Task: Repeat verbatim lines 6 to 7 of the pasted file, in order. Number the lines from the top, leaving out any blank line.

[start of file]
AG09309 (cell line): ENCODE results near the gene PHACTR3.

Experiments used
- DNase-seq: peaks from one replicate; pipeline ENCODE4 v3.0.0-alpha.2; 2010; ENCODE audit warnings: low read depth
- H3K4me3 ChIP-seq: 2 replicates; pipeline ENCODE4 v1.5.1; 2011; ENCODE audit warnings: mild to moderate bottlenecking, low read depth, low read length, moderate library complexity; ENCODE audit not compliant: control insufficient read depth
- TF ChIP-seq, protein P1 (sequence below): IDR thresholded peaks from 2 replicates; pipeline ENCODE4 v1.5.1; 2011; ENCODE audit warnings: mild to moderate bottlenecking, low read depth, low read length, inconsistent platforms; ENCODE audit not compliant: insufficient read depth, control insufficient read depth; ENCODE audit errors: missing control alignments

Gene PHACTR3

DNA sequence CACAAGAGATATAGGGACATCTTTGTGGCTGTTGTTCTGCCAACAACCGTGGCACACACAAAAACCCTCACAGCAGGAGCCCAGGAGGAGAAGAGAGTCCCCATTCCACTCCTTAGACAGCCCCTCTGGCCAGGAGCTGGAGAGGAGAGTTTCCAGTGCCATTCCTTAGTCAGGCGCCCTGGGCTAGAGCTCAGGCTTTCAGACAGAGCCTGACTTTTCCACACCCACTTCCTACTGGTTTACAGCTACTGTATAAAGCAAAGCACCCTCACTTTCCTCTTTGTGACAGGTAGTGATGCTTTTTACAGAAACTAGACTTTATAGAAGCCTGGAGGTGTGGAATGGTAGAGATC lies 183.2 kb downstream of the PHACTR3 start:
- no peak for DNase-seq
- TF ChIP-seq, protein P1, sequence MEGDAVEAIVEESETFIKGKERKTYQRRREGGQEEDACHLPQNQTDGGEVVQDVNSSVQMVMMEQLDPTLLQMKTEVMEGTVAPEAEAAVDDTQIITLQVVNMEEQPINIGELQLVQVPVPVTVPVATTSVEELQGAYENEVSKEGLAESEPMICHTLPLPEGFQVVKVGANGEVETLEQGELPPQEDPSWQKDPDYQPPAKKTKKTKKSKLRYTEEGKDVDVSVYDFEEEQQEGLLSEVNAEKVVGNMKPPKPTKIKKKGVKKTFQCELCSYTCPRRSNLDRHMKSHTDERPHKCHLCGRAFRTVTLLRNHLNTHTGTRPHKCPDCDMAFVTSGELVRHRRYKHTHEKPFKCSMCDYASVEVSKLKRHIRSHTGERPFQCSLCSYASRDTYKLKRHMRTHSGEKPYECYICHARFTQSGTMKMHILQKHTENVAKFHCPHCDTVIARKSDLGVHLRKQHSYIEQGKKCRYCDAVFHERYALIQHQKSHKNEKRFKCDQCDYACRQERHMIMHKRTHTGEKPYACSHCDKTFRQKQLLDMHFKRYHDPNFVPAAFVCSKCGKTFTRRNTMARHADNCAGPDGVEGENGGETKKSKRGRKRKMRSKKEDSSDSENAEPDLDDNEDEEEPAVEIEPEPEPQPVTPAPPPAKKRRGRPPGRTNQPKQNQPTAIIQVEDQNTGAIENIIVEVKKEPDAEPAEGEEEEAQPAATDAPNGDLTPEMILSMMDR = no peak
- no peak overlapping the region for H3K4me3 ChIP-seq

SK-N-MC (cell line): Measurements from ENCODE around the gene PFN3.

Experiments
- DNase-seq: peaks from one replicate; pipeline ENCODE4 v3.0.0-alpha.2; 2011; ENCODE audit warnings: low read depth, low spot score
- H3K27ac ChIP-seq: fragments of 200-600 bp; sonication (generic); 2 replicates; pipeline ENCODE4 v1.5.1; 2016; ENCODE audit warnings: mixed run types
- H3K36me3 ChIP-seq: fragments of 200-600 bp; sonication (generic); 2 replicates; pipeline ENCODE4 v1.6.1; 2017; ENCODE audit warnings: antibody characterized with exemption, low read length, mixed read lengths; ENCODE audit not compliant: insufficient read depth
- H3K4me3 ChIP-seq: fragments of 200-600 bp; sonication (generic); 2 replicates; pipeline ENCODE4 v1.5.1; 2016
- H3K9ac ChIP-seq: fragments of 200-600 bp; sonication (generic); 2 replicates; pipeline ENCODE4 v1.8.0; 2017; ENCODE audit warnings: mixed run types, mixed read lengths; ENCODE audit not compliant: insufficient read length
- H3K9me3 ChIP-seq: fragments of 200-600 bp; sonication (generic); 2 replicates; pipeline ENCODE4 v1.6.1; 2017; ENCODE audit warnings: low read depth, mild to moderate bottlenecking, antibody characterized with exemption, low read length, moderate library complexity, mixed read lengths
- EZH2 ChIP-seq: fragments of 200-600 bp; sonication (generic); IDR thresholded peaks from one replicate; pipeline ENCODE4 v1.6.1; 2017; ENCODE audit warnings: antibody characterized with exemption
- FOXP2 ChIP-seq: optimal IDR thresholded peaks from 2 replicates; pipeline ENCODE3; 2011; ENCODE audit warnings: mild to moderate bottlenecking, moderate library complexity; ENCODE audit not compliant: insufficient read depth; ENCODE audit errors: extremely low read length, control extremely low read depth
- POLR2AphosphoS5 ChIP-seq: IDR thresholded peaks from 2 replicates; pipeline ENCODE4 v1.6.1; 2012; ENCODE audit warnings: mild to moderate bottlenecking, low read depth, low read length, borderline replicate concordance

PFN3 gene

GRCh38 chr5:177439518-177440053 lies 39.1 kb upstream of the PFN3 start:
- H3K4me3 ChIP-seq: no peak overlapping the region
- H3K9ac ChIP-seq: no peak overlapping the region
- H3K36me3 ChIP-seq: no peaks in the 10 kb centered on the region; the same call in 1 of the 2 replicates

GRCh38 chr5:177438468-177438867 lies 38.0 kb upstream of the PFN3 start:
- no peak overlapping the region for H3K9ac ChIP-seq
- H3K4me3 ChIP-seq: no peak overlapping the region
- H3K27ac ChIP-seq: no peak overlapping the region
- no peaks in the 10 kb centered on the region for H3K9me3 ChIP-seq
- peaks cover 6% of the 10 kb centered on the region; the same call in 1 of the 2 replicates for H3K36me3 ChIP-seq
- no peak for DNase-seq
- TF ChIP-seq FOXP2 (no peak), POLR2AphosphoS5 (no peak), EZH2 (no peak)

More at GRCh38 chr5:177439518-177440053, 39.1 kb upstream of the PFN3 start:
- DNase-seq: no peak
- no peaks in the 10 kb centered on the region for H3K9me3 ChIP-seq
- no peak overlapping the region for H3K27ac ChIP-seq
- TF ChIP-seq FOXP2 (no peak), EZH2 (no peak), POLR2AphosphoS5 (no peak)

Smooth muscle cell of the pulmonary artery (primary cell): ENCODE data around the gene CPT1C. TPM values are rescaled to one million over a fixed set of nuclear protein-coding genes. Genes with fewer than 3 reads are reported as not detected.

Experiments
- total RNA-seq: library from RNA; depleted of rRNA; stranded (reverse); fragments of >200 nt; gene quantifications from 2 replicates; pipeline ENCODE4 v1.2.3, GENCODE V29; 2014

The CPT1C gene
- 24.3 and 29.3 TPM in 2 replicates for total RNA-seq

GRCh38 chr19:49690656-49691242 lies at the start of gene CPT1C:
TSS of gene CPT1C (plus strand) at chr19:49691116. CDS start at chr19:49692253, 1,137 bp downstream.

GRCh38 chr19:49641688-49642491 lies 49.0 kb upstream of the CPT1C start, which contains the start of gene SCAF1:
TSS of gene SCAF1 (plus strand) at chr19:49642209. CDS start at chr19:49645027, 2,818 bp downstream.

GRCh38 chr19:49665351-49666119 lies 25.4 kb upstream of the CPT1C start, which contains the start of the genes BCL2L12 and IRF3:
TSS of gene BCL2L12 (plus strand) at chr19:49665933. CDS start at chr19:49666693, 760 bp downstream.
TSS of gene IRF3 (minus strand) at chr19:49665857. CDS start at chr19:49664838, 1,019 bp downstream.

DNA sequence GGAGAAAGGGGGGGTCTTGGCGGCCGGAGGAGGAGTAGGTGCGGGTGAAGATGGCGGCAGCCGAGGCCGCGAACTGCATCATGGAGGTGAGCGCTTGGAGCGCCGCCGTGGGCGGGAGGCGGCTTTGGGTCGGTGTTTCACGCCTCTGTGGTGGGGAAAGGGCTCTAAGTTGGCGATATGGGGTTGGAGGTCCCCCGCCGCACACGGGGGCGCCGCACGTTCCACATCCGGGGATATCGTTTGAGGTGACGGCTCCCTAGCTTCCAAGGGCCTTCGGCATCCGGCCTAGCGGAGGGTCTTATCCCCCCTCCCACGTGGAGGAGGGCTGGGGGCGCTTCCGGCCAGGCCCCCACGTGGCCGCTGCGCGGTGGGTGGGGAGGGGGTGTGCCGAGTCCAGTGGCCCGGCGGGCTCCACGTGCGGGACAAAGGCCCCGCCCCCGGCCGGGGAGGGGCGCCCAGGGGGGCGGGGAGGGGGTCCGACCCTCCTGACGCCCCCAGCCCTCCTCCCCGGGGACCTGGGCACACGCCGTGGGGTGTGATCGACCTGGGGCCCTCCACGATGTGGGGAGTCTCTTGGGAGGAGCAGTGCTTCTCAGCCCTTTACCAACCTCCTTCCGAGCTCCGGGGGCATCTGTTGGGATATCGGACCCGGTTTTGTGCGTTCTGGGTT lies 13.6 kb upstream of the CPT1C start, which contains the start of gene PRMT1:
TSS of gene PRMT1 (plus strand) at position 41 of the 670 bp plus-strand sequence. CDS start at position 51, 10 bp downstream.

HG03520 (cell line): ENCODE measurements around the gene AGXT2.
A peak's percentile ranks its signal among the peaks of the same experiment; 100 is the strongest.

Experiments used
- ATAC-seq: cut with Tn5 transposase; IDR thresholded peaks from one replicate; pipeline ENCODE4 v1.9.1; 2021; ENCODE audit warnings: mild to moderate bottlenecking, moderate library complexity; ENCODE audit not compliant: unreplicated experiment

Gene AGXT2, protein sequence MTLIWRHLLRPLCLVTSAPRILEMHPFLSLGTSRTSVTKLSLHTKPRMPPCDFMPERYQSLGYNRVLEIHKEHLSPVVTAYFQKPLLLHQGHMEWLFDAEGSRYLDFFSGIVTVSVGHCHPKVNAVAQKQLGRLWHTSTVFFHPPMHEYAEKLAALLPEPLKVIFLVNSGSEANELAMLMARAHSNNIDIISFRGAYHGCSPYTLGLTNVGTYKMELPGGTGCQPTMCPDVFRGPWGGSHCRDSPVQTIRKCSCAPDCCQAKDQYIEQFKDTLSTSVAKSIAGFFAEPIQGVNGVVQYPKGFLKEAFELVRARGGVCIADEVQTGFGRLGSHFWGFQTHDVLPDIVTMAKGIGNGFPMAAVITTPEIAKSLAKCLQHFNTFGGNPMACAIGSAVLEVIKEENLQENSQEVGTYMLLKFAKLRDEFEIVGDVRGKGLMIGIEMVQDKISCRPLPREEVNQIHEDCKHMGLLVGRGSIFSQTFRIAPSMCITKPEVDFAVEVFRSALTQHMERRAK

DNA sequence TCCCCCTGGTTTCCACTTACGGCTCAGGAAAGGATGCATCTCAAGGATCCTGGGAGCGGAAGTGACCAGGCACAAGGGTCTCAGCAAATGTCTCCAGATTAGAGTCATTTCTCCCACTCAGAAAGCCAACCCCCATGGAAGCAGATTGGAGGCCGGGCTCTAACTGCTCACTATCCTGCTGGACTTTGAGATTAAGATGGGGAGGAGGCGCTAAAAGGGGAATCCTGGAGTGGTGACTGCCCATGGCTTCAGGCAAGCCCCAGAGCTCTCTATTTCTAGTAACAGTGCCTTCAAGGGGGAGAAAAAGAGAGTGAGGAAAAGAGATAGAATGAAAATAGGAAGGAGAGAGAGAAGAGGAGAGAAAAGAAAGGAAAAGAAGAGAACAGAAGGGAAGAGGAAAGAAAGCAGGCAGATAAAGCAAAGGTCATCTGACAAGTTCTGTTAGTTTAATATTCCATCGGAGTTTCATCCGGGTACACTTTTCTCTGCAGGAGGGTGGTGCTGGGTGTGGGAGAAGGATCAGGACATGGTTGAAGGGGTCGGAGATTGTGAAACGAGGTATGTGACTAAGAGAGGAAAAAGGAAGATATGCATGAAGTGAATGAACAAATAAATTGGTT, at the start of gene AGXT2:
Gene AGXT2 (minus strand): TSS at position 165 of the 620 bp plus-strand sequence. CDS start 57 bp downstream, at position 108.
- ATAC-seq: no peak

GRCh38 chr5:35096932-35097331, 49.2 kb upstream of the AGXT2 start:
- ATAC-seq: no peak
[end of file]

Gene PHACTR3

DNA sequence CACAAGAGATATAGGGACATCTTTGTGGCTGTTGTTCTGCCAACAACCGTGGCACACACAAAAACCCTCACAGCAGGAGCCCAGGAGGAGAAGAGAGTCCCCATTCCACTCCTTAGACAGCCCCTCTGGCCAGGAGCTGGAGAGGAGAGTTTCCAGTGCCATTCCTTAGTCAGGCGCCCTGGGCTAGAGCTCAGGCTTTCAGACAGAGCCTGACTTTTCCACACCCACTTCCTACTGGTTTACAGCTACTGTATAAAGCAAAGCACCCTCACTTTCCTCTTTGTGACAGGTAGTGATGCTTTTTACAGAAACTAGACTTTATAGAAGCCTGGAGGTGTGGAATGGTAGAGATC lies 183.2 kb downstream of the PHACTR3 start: